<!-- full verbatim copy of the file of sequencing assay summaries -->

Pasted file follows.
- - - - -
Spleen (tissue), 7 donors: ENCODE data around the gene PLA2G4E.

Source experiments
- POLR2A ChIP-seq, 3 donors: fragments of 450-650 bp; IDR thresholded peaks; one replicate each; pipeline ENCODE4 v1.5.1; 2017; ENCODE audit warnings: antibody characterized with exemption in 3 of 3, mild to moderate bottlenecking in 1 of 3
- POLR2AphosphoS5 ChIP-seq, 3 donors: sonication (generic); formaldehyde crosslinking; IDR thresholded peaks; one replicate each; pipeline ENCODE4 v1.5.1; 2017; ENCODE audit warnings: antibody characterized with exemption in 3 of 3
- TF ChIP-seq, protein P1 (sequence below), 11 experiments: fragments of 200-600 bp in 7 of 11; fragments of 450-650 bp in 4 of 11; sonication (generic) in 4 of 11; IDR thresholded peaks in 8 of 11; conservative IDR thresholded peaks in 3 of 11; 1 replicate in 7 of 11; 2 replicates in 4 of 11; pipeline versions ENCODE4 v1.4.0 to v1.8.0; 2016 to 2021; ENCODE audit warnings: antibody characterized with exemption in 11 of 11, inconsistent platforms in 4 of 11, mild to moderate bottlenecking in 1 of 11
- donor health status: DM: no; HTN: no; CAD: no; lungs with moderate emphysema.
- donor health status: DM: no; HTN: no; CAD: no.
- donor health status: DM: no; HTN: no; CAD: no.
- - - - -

Spleen (tissue), 7 donors: ENCODE data around the gene PLA2G4E.

Source experiments
- POLR2A ChIP-seq, 3 donors: fragments of 450-650 bp; IDR thresholded peaks; one replicate each; pipeline ENCODE4 v1.5.1; 2017; ENCODE audit warnings: antibody characterized with exemption in 3 of 3, mild to moderate bottlenecking in 1 of 3
- POLR2AphosphoS5 ChIP-seq, 3 donors: sonication (generic); formaldehyde crosslinking; IDR thresholded peaks; one replicate each; pipeline ENCODE4 v1.5.1; 2017; ENCODE audit warnings: antibody characterized with exemption in 3 of 3
- TF ChIP-seq, protein P1 (sequence below), 11 experiments: fragments of 200-600 bp in 7 of 11; fragments of 450-650 bp in 4 of 11; sonication (generic) in 4 of 11; IDR thresholded peaks in 8 of 11; conservative IDR thresholded peaks in 3 of 11; 1 replicate in 7 of 11; 2 replicates in 4 of 11; pipeline versions ENCODE4 v1.4.0 to v1.8.0; 2016 to 2021; ENCODE audit warnings: antibody characterized with exemption in 11 of 11, inconsistent platforms in 4 of 11, mild to moderate bottlenecking in 1 of 11
- donor health status: DM: no; HTN: no; CAD: no; lungs with moderate emphysema.
- donor health status: DM: no; HTN: no; CAD: no.
- donor health status: DM: no; HTN: no; CAD: no.